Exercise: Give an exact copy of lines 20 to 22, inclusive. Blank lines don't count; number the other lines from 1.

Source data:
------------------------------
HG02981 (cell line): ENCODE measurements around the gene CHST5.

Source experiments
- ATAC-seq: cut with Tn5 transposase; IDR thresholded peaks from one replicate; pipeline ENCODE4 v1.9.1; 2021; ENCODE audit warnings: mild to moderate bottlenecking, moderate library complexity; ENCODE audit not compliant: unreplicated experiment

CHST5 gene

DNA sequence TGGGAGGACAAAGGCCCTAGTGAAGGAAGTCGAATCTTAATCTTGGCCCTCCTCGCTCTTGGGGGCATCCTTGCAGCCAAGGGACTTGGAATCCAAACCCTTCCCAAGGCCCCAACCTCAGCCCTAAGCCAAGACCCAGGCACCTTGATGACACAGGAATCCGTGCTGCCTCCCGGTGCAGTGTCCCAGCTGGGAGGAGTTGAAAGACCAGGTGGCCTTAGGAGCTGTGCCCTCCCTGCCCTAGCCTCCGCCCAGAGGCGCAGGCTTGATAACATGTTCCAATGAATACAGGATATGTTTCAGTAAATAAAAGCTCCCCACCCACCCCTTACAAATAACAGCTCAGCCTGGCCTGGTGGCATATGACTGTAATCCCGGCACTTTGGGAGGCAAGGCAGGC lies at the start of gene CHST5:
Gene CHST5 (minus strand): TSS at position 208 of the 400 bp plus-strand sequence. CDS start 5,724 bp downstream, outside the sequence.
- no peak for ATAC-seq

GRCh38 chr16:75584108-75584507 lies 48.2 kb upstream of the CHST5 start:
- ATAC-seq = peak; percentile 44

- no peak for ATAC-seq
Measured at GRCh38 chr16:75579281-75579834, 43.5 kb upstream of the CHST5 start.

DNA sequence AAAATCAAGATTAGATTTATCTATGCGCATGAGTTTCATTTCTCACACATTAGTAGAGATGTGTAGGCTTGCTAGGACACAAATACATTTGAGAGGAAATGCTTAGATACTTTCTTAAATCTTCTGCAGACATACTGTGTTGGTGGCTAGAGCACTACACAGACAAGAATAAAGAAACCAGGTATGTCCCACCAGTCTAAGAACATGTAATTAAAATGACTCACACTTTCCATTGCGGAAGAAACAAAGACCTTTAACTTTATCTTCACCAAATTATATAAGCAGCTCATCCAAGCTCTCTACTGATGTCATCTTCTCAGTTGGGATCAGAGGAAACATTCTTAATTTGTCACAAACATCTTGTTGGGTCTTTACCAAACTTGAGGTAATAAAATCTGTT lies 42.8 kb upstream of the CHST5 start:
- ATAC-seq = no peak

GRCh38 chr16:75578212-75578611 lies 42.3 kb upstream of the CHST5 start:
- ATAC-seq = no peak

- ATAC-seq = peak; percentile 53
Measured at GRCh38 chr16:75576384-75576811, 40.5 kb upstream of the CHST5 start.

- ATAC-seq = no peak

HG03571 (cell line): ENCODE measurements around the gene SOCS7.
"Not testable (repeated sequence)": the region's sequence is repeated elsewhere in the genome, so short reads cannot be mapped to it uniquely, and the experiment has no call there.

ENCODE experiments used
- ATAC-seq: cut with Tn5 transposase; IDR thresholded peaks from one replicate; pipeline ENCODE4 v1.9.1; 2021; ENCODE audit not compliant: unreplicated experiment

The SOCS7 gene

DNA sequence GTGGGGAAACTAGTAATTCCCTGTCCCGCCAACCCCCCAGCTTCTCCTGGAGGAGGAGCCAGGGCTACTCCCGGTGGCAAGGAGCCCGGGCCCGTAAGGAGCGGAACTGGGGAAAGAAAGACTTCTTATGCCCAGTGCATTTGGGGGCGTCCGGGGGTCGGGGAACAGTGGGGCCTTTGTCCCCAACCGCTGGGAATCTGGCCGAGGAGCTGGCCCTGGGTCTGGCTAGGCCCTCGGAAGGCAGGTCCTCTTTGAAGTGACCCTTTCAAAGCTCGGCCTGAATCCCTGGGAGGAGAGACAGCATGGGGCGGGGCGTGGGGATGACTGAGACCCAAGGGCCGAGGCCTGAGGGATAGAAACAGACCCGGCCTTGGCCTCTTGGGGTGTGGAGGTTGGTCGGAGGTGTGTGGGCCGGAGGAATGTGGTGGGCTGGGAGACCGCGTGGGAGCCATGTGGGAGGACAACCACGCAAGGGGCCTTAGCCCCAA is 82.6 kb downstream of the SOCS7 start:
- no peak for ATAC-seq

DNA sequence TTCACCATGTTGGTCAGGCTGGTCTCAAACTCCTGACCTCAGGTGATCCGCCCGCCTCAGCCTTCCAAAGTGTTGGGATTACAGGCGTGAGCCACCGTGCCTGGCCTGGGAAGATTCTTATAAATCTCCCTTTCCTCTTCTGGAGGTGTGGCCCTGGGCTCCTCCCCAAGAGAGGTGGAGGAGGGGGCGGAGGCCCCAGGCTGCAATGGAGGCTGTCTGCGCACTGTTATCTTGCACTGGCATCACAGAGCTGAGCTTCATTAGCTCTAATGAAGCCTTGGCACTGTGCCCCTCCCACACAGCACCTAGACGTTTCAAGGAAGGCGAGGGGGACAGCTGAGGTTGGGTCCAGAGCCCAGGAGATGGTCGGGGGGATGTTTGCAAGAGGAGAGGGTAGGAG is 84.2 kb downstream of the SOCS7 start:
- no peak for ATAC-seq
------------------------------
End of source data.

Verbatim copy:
"Not testable (repeated sequence)": the region's sequence is repeated elsewhere in the genome, so short reads cannot be mapped to it uniquely, and the experiment has no call there.

ENCODE experiments used
- ATAC-seq: cut with Tn5 transposase; IDR thresholded peaks from one replicate; pipeline ENCODE4 v1.9.1; 2021; ENCODE audit not compliant: unreplicated experiment